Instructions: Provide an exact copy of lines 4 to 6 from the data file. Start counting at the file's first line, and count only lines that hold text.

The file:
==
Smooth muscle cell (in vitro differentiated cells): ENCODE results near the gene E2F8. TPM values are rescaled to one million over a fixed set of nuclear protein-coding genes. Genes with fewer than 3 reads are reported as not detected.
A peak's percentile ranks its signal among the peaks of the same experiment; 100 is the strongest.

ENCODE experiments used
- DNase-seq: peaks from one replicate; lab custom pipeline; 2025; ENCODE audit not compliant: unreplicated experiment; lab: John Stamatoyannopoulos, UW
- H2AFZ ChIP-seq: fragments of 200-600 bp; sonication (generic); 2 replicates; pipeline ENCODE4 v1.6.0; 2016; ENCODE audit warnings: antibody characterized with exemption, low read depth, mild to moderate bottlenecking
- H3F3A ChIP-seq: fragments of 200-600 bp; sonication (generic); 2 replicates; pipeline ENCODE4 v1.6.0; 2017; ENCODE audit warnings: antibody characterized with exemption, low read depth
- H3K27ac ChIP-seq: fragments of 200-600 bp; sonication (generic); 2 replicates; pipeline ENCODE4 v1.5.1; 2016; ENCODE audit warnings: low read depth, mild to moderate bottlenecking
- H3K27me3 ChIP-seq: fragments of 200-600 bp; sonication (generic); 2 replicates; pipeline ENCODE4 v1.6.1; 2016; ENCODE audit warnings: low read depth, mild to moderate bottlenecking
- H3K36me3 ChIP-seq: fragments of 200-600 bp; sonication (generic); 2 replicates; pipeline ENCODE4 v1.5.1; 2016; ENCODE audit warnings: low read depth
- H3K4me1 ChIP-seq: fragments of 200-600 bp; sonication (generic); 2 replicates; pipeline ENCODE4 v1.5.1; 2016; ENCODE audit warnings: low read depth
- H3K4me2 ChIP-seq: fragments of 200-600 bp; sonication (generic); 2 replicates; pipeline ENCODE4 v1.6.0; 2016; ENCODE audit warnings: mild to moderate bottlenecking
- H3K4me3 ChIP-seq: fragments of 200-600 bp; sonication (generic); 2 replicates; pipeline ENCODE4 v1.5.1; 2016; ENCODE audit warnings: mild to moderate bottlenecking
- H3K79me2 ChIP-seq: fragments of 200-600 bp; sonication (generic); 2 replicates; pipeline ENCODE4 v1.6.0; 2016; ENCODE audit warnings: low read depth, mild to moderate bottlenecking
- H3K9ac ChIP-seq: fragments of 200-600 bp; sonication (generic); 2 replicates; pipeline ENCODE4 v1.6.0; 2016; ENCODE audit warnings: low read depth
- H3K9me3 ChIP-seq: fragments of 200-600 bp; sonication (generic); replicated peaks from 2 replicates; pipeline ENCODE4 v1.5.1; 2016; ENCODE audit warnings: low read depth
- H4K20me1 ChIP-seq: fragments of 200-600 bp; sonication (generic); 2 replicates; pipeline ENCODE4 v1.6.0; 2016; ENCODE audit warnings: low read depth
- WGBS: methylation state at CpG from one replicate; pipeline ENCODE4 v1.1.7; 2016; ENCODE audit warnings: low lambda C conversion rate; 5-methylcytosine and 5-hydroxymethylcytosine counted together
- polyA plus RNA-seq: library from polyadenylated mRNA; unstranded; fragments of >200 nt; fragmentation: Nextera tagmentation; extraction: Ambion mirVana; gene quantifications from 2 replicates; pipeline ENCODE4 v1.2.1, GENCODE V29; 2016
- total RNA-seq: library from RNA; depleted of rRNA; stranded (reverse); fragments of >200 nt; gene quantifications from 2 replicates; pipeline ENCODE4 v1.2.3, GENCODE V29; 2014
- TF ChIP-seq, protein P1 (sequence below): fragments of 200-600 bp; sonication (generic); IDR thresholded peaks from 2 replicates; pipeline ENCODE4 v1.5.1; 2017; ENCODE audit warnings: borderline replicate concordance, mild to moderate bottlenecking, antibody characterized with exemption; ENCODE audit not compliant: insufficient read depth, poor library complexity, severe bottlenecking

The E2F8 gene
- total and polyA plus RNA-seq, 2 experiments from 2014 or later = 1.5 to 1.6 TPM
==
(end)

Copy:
- DNase-seq: peaks from one replicate; lab custom pipeline; 2025; ENCODE audit not compliant: unreplicated experiment; lab: John Stamatoyannopoulos, UW
- H2AFZ ChIP-seq: fragments of 200-600 bp; sonication (generic); 2 replicates; pipeline ENCODE4 v1.6.0; 2016; ENCODE audit warnings: antibody characterized with exemption, low read depth, mild to moderate bottlenecking
- H3F3A ChIP-seq: fragments of 200-600 bp; sonication (generic); 2 replicates; pipeline ENCODE4 v1.6.0; 2017; ENCODE audit warnings: antibody characterized with exemption, low read depth